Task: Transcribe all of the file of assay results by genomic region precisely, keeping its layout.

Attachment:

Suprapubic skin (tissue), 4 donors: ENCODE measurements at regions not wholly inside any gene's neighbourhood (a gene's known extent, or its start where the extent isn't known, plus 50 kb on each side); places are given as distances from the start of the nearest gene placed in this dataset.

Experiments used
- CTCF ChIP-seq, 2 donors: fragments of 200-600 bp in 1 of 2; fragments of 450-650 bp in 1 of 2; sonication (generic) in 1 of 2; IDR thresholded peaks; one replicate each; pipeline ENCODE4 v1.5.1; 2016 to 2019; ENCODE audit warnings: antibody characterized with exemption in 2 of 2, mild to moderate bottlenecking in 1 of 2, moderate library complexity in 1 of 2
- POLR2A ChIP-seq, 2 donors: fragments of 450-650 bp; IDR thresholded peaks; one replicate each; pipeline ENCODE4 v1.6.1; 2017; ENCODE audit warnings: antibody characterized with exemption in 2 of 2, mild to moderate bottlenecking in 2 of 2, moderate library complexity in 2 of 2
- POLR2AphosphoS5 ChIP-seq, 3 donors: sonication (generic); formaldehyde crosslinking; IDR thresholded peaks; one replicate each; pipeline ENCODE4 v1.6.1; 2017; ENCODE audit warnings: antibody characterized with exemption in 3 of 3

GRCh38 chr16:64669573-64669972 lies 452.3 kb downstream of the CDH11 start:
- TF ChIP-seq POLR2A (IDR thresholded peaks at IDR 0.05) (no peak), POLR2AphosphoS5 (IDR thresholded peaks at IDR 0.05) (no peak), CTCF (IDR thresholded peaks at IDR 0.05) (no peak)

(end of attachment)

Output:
Suprapubic skin (tissue), 4 donors: ENCODE measurements at regions not wholly inside any gene's neighbourhood (a gene's known extent, or its start where the extent isn't known, plus 50 kb on each side); places are given as distances from the start of the nearest gene placed in this dataset.

Experiments used
- CTCF ChIP-seq, 2 donors: fragments of 200-600 bp in 1 of 2; fragments of 450-650 bp in 1 of 2; sonication (generic) in 1 of 2; IDR thresholded peaks; one replicate each; pipeline ENCODE4 v1.5.1; 2016 to 2019; ENCODE audit warnings: antibody characterized with exemption in 2 of 2, mild to moderate bottlenecking in 1 of 2, moderate library complexity in 1 of 2
- POLR2A ChIP-seq, 2 donors: fragments of 450-650 bp; IDR thresholded peaks; one replicate each; pipeline ENCODE4 v1.6.1; 2017; ENCODE audit warnings: antibody characterized with exemption in 2 of 2, mild to moderate bottlenecking in 2 of 2, moderate library complexity in 2 of 2
- POLR2AphosphoS5 ChIP-seq, 3 donors: sonication (generic); formaldehyde crosslinking; IDR thresholded peaks; one replicate each; pipeline ENCODE4 v1.6.1; 2017; ENCODE audit warnings: antibody characterized with exemption in 3 of 3

GRCh38 chr16:64669573-64669972 lies 452.3 kb downstream of the CDH11 start:
- TF ChIP-seq POLR2A (IDR thresholded peaks at IDR 0.05) (no peak), POLR2AphosphoS5 (IDR thresholded peaks at IDR 0.05) (no peak), CTCF (IDR thresholded peaks at IDR 0.05) (no peak)